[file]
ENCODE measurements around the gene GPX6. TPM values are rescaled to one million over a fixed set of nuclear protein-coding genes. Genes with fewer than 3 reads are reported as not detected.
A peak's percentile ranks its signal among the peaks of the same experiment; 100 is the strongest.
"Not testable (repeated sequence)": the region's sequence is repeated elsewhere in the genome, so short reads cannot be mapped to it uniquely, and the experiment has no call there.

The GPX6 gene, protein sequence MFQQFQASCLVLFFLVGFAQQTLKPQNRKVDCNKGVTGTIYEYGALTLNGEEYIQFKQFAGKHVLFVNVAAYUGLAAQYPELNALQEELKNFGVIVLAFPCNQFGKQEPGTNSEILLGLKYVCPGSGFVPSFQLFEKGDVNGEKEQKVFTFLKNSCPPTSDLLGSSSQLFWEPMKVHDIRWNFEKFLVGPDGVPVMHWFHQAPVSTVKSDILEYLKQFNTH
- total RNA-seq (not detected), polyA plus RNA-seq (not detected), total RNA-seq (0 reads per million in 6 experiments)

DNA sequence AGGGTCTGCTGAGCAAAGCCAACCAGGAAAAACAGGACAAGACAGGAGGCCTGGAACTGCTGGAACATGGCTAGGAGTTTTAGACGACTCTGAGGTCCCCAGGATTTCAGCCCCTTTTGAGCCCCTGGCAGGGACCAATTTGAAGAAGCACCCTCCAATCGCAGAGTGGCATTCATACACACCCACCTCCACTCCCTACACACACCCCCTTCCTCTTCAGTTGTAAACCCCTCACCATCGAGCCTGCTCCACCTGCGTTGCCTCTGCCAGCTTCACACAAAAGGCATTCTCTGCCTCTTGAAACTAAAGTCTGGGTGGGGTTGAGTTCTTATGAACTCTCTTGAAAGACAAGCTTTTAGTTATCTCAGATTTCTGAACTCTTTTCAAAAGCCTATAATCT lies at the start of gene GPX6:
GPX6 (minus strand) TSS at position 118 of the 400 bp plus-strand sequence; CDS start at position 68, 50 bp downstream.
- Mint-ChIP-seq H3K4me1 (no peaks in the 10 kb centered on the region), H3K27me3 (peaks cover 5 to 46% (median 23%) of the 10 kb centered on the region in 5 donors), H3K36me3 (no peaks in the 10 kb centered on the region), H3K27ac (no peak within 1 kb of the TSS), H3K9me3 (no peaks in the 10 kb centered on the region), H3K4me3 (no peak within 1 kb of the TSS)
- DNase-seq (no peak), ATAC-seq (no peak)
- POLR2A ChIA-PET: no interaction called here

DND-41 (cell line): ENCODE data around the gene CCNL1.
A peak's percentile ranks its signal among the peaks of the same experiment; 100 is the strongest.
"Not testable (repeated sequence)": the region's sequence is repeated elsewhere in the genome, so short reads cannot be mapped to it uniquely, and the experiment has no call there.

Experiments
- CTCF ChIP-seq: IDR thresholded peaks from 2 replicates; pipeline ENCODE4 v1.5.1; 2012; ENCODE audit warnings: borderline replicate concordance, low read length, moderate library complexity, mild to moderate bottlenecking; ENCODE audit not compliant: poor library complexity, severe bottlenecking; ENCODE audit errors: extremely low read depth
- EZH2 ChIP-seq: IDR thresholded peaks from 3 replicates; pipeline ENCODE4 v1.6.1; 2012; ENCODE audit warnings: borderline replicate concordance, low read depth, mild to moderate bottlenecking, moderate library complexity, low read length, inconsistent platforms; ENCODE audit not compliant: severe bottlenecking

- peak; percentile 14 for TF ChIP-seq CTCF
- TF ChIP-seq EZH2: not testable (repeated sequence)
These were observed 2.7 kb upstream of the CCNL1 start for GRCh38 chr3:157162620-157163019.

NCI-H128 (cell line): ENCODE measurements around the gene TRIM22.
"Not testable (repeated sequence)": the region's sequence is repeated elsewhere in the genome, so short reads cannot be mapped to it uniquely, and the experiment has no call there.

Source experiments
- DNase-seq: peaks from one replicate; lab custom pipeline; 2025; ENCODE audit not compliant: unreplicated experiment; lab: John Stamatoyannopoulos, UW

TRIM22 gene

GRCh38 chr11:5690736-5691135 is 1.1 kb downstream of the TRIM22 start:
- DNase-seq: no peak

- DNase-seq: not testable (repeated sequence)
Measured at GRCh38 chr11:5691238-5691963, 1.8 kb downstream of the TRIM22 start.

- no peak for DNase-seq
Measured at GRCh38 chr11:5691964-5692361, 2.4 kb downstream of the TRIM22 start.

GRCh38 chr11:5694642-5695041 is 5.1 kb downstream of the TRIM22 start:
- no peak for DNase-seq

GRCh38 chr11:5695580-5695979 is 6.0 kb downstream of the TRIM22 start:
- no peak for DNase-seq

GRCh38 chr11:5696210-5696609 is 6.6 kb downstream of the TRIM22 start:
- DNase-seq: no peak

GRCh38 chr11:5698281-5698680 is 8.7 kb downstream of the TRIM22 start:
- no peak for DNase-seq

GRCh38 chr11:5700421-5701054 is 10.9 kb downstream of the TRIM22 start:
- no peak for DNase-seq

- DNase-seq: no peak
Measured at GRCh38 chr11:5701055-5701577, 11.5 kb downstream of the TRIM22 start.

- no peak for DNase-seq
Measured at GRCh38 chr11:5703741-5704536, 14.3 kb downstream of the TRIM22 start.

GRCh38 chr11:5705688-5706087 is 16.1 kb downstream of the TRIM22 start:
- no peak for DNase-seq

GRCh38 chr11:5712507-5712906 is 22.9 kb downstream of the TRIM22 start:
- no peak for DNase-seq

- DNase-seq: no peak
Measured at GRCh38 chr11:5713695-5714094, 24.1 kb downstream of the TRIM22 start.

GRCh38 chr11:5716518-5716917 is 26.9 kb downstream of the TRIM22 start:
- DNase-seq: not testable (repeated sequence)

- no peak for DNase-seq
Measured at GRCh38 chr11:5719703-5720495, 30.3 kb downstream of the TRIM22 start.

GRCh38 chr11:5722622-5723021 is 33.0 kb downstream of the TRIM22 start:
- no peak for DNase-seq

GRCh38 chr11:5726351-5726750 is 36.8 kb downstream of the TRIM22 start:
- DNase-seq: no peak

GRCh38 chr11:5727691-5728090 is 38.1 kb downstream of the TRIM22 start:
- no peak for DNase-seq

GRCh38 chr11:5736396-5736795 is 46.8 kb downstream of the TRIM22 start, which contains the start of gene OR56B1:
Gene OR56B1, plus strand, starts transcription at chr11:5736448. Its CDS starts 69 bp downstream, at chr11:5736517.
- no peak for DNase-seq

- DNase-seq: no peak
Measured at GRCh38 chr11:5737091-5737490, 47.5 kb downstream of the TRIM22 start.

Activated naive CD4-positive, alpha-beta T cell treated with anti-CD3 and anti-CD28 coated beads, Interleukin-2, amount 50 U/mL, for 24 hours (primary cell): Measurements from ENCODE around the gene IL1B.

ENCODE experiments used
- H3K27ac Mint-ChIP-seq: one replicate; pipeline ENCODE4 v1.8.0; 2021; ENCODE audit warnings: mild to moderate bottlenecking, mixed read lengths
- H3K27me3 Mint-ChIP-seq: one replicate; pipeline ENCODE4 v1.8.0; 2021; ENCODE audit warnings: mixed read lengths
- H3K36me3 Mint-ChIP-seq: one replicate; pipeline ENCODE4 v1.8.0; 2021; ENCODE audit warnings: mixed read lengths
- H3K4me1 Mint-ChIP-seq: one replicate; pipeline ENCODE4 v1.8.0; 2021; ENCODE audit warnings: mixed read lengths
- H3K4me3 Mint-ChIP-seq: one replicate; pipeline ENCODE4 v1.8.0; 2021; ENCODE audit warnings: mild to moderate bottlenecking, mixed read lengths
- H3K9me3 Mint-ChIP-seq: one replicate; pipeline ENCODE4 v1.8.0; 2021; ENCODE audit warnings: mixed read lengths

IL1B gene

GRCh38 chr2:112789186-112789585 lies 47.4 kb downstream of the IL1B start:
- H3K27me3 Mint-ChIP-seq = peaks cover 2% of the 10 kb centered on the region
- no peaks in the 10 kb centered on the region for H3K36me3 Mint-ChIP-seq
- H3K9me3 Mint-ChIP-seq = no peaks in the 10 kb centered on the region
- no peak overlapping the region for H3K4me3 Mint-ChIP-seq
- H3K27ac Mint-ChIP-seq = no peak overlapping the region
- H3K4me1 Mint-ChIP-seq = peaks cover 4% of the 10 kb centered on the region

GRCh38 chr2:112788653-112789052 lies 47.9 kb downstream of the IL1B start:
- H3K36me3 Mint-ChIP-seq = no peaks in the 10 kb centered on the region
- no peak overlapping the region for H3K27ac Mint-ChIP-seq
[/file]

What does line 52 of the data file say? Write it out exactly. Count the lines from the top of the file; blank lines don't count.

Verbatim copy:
- DNase-seq: not testable (repeated sequence)